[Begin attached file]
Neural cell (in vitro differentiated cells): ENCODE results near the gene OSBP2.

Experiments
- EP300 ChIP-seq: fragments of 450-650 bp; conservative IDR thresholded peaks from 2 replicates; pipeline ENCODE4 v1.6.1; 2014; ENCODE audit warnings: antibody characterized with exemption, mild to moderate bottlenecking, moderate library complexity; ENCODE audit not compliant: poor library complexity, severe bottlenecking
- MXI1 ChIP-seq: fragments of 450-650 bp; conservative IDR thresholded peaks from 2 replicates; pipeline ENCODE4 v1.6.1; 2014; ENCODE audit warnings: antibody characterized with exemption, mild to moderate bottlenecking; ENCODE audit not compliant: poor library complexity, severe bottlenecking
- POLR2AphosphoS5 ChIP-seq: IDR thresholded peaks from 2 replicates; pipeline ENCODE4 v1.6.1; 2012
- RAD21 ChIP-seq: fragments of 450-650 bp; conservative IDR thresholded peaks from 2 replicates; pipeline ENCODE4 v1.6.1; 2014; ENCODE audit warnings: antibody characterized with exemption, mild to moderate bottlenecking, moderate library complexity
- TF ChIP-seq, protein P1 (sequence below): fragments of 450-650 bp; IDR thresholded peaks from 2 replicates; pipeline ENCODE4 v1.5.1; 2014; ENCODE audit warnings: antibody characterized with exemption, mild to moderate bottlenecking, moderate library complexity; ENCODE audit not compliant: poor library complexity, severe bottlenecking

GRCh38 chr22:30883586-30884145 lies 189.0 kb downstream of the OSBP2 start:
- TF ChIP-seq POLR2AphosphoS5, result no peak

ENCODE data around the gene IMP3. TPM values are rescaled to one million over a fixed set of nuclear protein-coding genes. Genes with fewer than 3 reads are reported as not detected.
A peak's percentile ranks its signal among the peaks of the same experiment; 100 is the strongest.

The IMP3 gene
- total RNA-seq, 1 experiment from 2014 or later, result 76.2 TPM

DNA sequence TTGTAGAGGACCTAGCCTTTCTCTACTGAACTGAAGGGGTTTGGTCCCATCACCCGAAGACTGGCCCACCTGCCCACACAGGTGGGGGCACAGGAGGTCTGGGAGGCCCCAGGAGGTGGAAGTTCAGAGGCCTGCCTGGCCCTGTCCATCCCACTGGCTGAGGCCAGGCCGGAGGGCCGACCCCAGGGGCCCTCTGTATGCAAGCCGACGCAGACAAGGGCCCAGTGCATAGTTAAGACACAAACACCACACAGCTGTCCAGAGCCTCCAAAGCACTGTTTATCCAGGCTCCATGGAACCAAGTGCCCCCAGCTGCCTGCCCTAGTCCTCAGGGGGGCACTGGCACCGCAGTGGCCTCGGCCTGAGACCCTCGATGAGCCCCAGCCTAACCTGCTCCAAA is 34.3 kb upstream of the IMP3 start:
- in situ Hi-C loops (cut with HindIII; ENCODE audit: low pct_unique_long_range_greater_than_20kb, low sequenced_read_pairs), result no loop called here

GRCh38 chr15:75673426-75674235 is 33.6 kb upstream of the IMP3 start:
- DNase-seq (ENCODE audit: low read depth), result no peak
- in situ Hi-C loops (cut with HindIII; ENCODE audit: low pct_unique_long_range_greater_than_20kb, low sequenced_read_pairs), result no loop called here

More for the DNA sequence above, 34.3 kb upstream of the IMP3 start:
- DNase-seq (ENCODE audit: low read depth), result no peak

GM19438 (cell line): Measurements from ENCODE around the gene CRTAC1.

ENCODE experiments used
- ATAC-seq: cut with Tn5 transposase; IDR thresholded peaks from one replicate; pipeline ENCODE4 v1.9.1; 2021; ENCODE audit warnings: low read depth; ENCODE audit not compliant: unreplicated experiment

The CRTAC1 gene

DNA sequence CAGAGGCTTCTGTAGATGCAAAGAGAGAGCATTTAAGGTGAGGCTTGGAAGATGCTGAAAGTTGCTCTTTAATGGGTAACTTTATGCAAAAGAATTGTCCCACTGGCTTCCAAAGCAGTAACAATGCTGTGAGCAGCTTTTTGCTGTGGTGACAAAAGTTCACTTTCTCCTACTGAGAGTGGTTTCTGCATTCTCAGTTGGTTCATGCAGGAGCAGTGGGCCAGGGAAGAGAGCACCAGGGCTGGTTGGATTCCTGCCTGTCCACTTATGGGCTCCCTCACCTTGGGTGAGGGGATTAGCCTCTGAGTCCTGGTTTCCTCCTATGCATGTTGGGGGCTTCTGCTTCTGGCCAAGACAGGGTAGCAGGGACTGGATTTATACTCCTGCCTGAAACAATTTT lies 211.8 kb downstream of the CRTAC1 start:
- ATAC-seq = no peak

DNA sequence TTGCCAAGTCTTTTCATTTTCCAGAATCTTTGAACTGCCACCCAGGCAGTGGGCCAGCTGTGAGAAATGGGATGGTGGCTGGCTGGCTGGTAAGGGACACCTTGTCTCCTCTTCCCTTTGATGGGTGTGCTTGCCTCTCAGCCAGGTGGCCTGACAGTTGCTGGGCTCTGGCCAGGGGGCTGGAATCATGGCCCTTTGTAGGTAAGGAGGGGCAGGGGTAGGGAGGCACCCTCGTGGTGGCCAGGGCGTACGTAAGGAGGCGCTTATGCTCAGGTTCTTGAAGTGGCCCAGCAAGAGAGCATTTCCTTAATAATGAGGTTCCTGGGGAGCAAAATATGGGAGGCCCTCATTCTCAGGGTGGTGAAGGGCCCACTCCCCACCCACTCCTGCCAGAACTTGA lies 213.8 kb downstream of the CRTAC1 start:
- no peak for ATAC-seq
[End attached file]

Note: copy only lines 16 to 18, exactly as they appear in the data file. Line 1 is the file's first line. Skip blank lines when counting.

GRCh38 chr15:75673426-75674235 is 33.6 kb upstream of the IMP3 start:
- DNase-seq (ENCODE audit: low read depth), result no peak
- in situ Hi-C loops (cut with HindIII; ENCODE audit: low pct_unique_long_range_greater_than_20kb, low sequenced_read_pairs), result no loop called here